Howard took the opportunity to visit the local market and buy fresh produce.  He climbed to the top of Chizumulu hill, seemingly the only way to get signal on the island, to check the weather report.  After making contact with Michelle back at Danforth he continued down and to the other side of the island which was wild with the prevailing winds.  Waves were literally barrelling and crashing down hard on the shoreline. Seeing this he knew he had made the right decision in seeking shelter in Chiteco Bay.

As the day came to a close we went back ashore for our evening meal.  Dickson had prepared a tender, slow cooked beef Potjie for nearly 6 hours and there was plenty to go around and share with our new found friends at Wakwenda. 

We awoke in the morning to even stronger winds and so we continued with our dives in the safety of the bay. The WaterWorld team were pleased to find more Nimbochromius Livingstonii females with their fry, and even some young that weren't their own.  Some Cichlid species are known to purposefully abandon their own eggs with another mothering species, who will unknowingly raise them as her own.  A fascinating phenomenon and a real find to evidence. Further still the team was able to capture several Kampango nests with both parents guarding the young.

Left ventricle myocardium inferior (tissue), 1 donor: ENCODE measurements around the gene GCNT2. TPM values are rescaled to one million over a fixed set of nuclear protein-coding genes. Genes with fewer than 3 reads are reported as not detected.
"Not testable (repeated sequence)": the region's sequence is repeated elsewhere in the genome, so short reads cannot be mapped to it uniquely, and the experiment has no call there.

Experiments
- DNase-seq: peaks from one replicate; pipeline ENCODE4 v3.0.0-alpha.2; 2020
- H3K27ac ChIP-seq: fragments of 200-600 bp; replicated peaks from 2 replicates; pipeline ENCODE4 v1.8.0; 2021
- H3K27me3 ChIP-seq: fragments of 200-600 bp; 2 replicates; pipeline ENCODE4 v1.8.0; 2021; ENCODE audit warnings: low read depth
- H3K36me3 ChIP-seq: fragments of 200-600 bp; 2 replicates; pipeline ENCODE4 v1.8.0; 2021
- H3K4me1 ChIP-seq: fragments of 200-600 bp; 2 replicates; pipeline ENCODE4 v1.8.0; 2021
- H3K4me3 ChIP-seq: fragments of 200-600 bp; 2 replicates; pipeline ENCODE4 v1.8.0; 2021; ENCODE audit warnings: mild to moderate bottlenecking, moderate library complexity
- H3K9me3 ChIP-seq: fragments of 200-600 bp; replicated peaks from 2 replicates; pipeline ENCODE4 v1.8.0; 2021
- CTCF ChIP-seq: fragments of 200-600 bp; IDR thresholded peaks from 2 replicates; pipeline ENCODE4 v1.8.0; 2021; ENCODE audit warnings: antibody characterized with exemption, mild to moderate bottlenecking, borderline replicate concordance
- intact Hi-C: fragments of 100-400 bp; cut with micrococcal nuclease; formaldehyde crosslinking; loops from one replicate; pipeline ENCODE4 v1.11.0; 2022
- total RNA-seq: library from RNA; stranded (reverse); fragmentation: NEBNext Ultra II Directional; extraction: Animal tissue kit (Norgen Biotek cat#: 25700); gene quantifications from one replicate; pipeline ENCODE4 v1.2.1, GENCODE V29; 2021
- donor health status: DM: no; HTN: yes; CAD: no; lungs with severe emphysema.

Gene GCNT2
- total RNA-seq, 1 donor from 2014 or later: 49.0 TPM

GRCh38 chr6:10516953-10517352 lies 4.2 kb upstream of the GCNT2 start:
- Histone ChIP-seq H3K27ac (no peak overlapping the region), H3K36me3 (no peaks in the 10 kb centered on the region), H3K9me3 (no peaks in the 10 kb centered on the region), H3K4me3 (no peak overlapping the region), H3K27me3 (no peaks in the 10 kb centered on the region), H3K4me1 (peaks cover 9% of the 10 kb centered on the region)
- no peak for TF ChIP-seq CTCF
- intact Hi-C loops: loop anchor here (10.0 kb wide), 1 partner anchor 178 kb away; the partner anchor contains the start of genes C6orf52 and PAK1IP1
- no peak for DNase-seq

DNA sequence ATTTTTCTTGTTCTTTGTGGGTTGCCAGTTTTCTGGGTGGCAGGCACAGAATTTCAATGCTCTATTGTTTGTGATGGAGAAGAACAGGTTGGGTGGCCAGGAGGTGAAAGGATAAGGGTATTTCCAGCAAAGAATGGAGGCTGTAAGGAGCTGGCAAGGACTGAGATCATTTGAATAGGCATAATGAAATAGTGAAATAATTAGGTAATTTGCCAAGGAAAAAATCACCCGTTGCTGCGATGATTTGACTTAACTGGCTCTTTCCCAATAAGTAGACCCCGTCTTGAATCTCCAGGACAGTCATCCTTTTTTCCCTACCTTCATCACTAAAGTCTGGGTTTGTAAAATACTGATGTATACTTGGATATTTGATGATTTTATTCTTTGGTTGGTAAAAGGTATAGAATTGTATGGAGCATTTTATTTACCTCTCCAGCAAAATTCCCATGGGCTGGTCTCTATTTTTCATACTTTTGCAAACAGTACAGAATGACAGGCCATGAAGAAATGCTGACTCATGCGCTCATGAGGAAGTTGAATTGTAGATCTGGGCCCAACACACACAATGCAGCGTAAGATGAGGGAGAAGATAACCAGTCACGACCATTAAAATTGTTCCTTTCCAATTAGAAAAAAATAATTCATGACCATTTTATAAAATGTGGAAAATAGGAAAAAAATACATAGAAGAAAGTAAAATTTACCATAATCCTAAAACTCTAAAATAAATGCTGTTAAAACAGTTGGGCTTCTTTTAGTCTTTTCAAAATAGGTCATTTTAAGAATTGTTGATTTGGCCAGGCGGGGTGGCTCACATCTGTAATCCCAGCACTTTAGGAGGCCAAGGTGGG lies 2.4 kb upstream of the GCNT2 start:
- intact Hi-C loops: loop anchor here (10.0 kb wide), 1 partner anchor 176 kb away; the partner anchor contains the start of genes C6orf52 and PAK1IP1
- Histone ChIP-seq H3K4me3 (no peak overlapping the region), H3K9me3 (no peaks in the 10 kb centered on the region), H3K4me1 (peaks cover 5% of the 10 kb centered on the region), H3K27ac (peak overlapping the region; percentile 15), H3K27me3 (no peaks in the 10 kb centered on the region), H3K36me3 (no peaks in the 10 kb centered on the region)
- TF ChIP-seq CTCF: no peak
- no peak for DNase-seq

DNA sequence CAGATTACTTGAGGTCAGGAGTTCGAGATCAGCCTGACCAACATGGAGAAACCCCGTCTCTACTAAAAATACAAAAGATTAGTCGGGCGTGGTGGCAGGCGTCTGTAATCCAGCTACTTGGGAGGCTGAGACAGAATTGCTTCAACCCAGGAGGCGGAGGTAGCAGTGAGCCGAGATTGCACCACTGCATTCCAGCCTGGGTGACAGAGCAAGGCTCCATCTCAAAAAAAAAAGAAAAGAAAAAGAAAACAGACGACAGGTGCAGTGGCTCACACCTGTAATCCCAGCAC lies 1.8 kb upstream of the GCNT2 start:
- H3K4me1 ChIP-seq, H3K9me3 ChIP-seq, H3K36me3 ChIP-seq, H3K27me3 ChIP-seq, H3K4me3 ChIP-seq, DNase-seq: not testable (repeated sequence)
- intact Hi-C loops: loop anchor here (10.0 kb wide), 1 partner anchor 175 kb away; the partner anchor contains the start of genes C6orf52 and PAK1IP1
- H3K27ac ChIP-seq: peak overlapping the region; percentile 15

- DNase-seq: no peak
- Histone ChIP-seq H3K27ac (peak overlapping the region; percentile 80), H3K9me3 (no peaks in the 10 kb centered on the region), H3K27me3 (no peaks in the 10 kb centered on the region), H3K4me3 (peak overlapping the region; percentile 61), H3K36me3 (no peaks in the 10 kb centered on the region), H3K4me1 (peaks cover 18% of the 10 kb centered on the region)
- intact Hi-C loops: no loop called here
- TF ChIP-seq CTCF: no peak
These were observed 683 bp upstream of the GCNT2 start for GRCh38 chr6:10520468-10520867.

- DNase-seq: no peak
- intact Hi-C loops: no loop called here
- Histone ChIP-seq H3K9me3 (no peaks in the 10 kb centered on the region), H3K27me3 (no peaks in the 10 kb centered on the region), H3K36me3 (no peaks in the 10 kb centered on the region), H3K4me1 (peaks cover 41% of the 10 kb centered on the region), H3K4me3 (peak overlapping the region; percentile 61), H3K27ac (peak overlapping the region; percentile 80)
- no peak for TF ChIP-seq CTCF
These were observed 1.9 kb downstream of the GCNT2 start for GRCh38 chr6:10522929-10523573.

The next morning there was a break in the wind and we set off early to cross to Likoma.  Once we set sail and rounded the most northerly point of Chizumulu, we realised that the wind was not quite done with us yet, both Mufasa and Shenzi where knocked about by the side swells and heavy winds, but we all made it to the Island safely.  Once both boats dropped anchor the divers made their way to Shenzi. This was to be the last dives of the trip. With cameras in hand the divers descended one last time into the amazing waters of Lake Malawi, hoping to see the elusive Nimbochromius Livingstonii hunting.